1. Canceling one-on-one meetings will destroy your productivity
Do you sometimes find yourself tempted to cancel your one-on-ones with employees when you’re pressed for time and need more room in your schedule? You probably figure you can catch up next week and they’ll grab you if there’s anything important, right? Wrong, says a new piece at the Harvard Business Review that points out that not investing the time in one-on-ones leads to a lot of wasted time for both you and your staff later; you’ll be constantly interrupted and distracted by one-off questions that could have been covered in your one-on-one, and you’ll lose the opportunity to problem-solve and adjust strategy early on, rather than having to spend time fixing problems later. “When you cancel one-on-ones and compensate with an open door policy,” writes Elizabeth Grace Saunders, “your time investment mimics that of a call center employee who takes requests in the order they are received, instead of an effective manager and executive who aligns his time investment with his priorities.”
2. Why one start-up won’t allow employees to work from home
With telecommuting continuing to grow and more and more companies allowing employees to work from home at least occasionally, it can be interesting to hear from companies who are taking a stand against remote work. In this piece for Entrepreneur, Uberflip COO Randy Frisch explains why his company has a firm no-work-from-home policy in place. He argues that even using web tools to communicate doesn’t allow for the same sort of collaboration they get face-to-face, and that while telecommuting might make some teams more comfortable and even more productive, “it might also get in the way of the kind of game-changing collaboration that a growing company needs,” but ultimately what matters “is that you choose your position carefully and communicate it effectively.”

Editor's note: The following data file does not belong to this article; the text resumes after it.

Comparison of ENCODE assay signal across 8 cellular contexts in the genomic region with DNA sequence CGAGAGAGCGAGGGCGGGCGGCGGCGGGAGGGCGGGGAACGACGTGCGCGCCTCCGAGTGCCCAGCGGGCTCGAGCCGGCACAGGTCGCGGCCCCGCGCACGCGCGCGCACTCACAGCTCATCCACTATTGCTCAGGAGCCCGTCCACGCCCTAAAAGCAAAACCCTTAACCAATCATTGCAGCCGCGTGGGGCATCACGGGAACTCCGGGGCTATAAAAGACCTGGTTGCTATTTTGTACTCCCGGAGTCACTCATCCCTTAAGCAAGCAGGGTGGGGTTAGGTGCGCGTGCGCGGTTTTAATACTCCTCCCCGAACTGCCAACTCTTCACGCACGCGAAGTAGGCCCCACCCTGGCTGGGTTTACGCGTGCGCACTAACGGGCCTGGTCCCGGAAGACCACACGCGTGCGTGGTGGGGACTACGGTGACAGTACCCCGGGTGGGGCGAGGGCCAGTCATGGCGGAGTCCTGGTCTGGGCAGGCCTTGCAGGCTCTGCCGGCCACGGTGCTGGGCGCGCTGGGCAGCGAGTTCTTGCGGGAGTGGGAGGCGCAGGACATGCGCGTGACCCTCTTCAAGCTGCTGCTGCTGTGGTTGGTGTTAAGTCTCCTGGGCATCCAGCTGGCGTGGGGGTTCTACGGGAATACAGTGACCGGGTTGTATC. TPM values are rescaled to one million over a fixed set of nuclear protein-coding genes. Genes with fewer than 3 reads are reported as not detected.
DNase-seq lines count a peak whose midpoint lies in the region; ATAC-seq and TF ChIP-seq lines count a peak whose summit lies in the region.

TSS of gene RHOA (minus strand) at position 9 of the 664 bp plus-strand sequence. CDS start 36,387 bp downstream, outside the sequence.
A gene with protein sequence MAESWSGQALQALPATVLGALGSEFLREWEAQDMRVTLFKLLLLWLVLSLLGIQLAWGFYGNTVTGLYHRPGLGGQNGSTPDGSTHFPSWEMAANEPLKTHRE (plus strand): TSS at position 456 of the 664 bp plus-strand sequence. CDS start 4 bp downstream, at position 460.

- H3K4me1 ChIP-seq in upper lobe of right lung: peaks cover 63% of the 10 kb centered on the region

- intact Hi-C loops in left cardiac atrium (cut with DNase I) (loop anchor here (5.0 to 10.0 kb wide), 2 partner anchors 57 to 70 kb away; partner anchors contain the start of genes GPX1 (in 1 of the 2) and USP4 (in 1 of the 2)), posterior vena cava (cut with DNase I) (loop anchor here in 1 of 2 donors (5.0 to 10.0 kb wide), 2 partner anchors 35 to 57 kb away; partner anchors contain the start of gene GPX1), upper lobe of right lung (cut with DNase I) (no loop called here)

Agree or disagree, it’s an interesting read, and worthwhile insight into why your boss might push back when you want to move to Alaska and work remotely.
3. March Madness will lower your team’s productivity – but all is not lost
The lost work time that employees spend crafting brackets, streaming games, or checking scores during March Madness could cost employers $1.9 billion between now and the title game on April 6, according to global outplacement firm Challenger Gray & Christmas. That said, the firm doesn’t recommend trying to squash March Madness activities, which can backfire by harming morale. Instead the firm suggests using it as a tool to boost morale and engagement: “For example, creating a company-wide office pool that is free to enter and offers a free lunch or gift card for the winner could help build camaraderie and encourage interaction among co-workers who may not typically cross paths.”